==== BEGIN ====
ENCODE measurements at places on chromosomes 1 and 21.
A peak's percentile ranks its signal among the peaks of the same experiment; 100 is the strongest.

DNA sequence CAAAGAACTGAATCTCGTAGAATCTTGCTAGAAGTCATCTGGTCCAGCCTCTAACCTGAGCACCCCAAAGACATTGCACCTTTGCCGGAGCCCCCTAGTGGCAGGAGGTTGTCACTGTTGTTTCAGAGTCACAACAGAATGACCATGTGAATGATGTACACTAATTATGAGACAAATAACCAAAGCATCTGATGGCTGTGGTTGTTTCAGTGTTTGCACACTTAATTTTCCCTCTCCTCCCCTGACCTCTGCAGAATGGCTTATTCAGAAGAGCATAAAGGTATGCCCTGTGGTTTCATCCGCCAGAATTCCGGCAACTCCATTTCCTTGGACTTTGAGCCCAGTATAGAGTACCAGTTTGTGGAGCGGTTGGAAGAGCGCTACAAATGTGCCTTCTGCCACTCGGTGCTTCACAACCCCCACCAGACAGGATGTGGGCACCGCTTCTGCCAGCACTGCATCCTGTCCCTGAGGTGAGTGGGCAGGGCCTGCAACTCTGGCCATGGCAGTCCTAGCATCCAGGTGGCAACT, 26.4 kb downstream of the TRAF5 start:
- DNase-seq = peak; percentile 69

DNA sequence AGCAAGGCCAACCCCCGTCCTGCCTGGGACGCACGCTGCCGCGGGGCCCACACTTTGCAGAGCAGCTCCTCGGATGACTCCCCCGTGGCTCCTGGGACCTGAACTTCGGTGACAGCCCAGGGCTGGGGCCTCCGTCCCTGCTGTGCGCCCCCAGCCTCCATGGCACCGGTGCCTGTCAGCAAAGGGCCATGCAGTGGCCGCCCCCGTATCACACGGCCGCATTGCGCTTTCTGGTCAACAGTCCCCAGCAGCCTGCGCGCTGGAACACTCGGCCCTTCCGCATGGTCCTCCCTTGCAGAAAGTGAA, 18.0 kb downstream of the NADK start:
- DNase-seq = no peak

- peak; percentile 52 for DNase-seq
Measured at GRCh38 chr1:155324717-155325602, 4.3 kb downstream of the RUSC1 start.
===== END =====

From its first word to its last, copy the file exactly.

ENCODE measurements at places on chromosomes 1 and 21.
A peak's percentile ranks its signal among the peaks of the same experiment; 100 is the strongest.

DNA sequence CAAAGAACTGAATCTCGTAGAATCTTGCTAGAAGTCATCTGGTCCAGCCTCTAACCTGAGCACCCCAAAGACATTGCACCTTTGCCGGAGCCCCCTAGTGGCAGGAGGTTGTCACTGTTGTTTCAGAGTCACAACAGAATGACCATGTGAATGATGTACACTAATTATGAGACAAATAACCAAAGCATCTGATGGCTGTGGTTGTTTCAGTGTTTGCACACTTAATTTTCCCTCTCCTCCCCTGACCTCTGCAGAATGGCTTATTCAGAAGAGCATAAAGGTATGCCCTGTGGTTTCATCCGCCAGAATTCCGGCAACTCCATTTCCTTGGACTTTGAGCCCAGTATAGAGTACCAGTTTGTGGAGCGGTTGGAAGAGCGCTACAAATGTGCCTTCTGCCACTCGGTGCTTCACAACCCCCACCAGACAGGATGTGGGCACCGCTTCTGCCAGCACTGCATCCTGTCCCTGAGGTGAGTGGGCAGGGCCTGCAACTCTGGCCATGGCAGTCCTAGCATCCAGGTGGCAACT, 26.4 kb downstream of the TRAF5 start:
- DNase-seq = peak; percentile 69

DNA sequence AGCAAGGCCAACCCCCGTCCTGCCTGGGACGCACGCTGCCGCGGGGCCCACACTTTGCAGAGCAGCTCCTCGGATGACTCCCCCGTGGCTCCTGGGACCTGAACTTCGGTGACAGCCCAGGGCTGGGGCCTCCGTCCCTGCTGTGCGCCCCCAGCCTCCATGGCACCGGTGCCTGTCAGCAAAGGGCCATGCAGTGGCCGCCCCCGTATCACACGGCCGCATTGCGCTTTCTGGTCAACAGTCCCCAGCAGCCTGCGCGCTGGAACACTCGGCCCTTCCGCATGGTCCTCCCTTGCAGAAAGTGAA, 18.0 kb downstream of the NADK start:
- DNase-seq = no peak

- peak; percentile 52 for DNase-seq
Measured at GRCh38 chr1:155324717-155325602, 4.3 kb downstream of the RUSC1 start.